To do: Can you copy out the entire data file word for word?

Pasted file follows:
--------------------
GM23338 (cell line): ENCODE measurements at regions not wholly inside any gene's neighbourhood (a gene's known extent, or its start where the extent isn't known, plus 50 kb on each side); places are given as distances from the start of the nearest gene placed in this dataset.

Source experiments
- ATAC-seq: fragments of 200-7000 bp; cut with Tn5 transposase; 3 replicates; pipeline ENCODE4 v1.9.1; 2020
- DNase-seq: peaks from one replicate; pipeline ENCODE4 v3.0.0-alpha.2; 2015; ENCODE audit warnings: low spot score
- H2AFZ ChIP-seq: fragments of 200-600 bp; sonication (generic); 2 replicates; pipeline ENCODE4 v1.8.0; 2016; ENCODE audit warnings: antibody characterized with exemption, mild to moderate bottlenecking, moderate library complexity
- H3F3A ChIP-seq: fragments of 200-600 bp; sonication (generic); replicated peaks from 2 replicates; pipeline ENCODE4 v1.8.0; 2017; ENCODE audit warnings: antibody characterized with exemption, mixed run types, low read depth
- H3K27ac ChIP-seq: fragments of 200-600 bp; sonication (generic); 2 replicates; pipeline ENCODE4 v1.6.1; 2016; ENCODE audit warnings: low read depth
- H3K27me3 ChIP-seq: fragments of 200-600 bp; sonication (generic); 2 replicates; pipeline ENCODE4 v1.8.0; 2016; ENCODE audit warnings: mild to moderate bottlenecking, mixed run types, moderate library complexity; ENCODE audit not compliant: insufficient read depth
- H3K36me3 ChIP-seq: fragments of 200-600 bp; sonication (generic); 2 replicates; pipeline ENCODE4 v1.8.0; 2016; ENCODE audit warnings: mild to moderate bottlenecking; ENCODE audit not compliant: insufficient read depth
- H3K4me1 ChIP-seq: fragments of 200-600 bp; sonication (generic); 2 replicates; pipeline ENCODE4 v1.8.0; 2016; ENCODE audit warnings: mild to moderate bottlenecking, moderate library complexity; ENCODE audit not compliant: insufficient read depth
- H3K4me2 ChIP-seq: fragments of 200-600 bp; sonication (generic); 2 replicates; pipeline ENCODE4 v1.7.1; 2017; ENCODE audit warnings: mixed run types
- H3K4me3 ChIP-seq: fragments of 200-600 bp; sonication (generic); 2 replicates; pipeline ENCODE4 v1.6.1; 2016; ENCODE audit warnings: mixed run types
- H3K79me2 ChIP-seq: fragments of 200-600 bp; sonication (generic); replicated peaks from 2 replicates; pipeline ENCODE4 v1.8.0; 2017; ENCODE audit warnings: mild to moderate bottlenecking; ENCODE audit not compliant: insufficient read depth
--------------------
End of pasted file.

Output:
GM23338 (cell line): ENCODE measurements at regions not wholly inside any gene's neighbourhood (a gene's known extent, or its start where the extent isn't known, plus 50 kb on each side); places are given as distances from the start of the nearest gene placed in this dataset.

Source experiments
- ATAC-seq: fragments of 200-7000 bp; cut with Tn5 transposase; 3 replicates; pipeline ENCODE4 v1.9.1; 2020
- DNase-seq: peaks from one replicate; pipeline ENCODE4 v3.0.0-alpha.2; 2015; ENCODE audit warnings: low spot score
- H2AFZ ChIP-seq: fragments of 200-600 bp; sonication (generic); 2 replicates; pipeline ENCODE4 v1.8.0; 2016; ENCODE audit warnings: antibody characterized with exemption, mild to moderate bottlenecking, moderate library complexity
- H3F3A ChIP-seq: fragments of 200-600 bp; sonication (generic); replicated peaks from 2 replicates; pipeline ENCODE4 v1.8.0; 2017; ENCODE audit warnings: antibody characterized with exemption, mixed run types, low read depth
- H3K27ac ChIP-seq: fragments of 200-600 bp; sonication (generic); 2 replicates; pipeline ENCODE4 v1.6.1; 2016; ENCODE audit warnings: low read depth
- H3K27me3 ChIP-seq: fragments of 200-600 bp; sonication (generic); 2 replicates; pipeline ENCODE4 v1.8.0; 2016; ENCODE audit warnings: mild to moderate bottlenecking, mixed run types, moderate library complexity; ENCODE audit not compliant: insufficient read depth
- H3K36me3 ChIP-seq: fragments of 200-600 bp; sonication (generic); 2 replicates; pipeline ENCODE4 v1.8.0; 2016; ENCODE audit warnings: mild to moderate bottlenecking; ENCODE audit not compliant: insufficient read depth
- H3K4me1 ChIP-seq: fragments of 200-600 bp; sonication (generic); 2 replicates; pipeline ENCODE4 v1.8.0; 2016; ENCODE audit warnings: mild to moderate bottlenecking, moderate library complexity; ENCODE audit not compliant: insufficient read depth
- H3K4me2 ChIP-seq: fragments of 200-600 bp; sonication (generic); 2 replicates; pipeline ENCODE4 v1.7.1; 2017; ENCODE audit warnings: mixed run types
- H3K4me3 ChIP-seq: fragments of 200-600 bp; sonication (generic); 2 replicates; pipeline ENCODE4 v1.6.1; 2016; ENCODE audit warnings: mixed run types
- H3K79me2 ChIP-seq: fragments of 200-600 bp; sonication (generic); replicated peaks from 2 replicates; pipeline ENCODE4 v1.8.0; 2017; ENCODE audit warnings: mild to moderate bottlenecking; ENCODE audit not compliant: insufficient read depth